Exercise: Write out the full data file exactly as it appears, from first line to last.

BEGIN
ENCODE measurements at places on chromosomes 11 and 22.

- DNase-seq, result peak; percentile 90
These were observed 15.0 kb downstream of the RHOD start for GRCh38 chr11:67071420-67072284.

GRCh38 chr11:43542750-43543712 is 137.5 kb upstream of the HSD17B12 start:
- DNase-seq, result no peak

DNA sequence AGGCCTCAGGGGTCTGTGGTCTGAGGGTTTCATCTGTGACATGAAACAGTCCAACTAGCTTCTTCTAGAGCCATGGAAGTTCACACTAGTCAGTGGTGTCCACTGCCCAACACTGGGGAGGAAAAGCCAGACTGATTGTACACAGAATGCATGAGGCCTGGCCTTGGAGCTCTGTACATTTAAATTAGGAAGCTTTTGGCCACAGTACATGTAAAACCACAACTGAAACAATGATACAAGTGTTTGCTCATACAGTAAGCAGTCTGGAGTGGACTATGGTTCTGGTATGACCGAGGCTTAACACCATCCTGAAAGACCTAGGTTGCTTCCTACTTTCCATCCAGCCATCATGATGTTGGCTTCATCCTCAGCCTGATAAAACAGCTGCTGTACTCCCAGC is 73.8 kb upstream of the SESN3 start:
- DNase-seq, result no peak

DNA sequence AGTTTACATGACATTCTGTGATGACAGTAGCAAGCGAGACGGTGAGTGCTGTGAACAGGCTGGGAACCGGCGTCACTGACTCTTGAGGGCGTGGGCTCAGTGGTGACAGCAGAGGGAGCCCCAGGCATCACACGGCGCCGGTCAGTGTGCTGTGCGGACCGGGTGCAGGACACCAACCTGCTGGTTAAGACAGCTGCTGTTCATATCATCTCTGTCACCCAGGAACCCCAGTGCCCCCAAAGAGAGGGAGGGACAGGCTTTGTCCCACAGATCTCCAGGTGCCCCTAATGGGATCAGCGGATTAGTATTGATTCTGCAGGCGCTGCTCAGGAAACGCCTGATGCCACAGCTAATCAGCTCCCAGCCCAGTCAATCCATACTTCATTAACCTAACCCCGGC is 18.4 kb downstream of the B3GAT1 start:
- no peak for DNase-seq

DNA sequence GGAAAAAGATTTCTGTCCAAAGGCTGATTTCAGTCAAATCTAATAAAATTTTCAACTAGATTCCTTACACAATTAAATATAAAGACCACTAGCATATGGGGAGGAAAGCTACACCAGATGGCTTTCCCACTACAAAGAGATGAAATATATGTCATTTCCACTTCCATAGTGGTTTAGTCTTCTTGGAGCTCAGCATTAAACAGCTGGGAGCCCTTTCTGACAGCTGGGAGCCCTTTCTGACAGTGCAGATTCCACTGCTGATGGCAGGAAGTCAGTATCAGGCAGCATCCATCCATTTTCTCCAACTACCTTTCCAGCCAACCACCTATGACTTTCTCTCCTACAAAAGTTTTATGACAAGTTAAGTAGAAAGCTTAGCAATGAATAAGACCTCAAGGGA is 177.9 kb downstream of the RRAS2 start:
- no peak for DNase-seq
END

ENCODE measurements at places on chromosomes 11 and 22.

- DNase-seq, result peak; percentile 90
These were observed 15.0 kb downstream of the RHOD start for GRCh38 chr11:67071420-67072284.

GRCh38 chr11:43542750-43543712 is 137.5 kb upstream of the HSD17B12 start:
- DNase-seq, result no peak

DNA sequence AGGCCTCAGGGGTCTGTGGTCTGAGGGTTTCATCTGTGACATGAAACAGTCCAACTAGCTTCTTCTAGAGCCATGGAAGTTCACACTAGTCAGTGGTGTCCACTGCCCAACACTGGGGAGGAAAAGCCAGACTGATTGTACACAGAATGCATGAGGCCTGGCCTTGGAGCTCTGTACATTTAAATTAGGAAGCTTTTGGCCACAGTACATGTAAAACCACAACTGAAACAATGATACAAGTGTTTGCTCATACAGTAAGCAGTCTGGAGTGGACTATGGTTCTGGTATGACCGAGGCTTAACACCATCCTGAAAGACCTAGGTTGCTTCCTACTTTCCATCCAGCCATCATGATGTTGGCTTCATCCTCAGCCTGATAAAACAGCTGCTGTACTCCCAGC is 73.8 kb upstream of the SESN3 start:
- DNase-seq, result no peak

DNA sequence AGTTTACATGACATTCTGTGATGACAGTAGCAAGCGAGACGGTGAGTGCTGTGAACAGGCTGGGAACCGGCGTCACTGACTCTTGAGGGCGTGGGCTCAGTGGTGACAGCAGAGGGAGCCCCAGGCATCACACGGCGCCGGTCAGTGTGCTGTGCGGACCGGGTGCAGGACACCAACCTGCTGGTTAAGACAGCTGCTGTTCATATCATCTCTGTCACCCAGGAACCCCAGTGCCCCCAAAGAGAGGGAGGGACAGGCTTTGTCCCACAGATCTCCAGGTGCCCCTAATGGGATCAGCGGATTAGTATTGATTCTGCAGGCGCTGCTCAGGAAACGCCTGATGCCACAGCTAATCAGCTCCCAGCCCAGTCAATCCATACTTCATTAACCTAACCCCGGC is 18.4 kb downstream of the B3GAT1 start:
- no peak for DNase-seq

DNA sequence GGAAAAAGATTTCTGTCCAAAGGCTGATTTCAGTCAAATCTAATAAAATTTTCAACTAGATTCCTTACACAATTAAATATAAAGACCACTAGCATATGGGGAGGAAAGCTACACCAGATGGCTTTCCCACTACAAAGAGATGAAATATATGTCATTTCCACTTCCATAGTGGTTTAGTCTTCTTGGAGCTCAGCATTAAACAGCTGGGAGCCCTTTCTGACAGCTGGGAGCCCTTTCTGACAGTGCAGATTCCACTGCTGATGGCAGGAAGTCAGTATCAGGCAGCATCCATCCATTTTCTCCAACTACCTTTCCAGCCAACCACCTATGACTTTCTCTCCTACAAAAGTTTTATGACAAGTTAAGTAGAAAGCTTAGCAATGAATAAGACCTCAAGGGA is 177.9 kb downstream of the RRAS2 start:
- no peak for DNase-seq